The only woman he’s ever loved has sworn to hate him forever.

Get the book one reader called, “A story that could be ripped from the headlines, the McCabe Brothers starts out with a winner.”

Fifteen years ago, Vic McCabe was headed down a one-way road to destruction with the love of his life. But then the unthinkable happened, a mistake that changed their lives forever.

I loved this book! It is so relevant to our times with racial profiling, jumping to conclusions and intolerance leading to heartache and misery.

Chapter 1

There were times memories would come out of nowhere and hold him still for a moment as if he were a hostage. If he were ever to tell anyone about his fears, about the events he still couldn’t believe he’d survived unscathed…well, he knew no one would believe him. He would never share his past, his secrets. They were his—his pain, his hurt, his mistakes. Vic McCabe didn’t share with anyone.

He took a moment, brushing back the thin gauze of the curtain and staring into the darkness, seeing only the glow of the street lights in the distance and hearing the rain, which had picked up in intensity. It was late, and every sane person was tucked in for the night, sleeping soundly, maybe dreaming of something that wouldn’t give him nightmares and have him sitting up in the dead of night, sweating. No, those people most likely had wives, kids down the hall, and maybe a cat and a dog, a minivan and a small compact. Their biggest worry was whether they could afford to take the kids to Disneyland or skiing in Tahoe for spring break.

It would be an easy life, simple, something Vic could never imagine living.

There was nothing about Vic that fit the mold of comfortable, simple, or easy. He wasn’t made that way. He’d been carved out of the gutter. He wasn’t a nice man, and he knew well he should have come with a warning label.

He heard a rustle behind him: the sheets, crisp white cotton, clean and fresh. They would need laundered again now.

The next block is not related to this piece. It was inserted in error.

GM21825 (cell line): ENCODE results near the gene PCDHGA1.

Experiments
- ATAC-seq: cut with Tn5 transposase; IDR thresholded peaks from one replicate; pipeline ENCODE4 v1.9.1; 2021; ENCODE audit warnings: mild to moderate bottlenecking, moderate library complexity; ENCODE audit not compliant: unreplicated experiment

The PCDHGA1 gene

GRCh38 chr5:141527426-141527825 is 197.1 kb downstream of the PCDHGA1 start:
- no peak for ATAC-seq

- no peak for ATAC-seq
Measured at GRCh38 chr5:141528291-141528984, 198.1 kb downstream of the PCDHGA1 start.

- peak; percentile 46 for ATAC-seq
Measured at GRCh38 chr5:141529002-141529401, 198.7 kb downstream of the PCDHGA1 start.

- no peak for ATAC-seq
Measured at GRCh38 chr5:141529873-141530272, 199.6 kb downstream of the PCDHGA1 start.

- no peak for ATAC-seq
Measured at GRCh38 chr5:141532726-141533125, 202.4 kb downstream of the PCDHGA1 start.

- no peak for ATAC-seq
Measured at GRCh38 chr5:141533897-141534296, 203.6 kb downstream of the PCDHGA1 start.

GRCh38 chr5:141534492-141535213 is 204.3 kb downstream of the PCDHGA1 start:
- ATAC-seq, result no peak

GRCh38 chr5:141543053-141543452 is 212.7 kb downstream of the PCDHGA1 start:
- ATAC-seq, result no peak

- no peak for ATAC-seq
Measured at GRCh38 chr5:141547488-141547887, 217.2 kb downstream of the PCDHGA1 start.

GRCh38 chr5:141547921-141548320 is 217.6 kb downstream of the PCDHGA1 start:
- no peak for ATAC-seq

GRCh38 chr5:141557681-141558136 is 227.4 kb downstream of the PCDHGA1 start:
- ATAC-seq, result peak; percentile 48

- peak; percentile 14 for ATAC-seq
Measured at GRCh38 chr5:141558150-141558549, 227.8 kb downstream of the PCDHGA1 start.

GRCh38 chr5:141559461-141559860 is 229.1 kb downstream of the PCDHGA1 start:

“How long have you been awake?” she asked.

He didn’t turn around. He didn’t have to to picture her running her hands through her long dark hair, sweeping it back from her face. He could hear it, sense it.

“Are you coming back to bed?” There it was in her voice. It was always the same, and again he didn’t have to turn to know she’d most likely sat up, pulled up her legs, feeling the awkwardness of the moment.

“I’ll call a car for you,” he said, but the fact was that he had already sent a text and could see the headlights in the distance down his driveway. The black town car was from the executive service he used when he traveled.

“So that’s it?” she said.

He could feel the muscles tighten in his back as he rested his arm on the window frame with the bite of the cool night air on his naked skin. It was welcome in his discomfort.

He heard the rustle again and this time turned only when the bedside lamp flickered on. She was lovely, slim and curvy as she pulled on her underwear and awkwardly stepped around the bed to find her dress on the floor. It was purple and white, sleeveless, but it did nothing for him now as he watched her hurry, slipping her feet into black pumps. Her hair was dark and full, the way he liked it, a tangled mess, and her cheeks were round and her lips lush. Her face had already blended into all the nameless faces of the women he’d bedded and tossed away. Her eyes were the wrong shade of brown.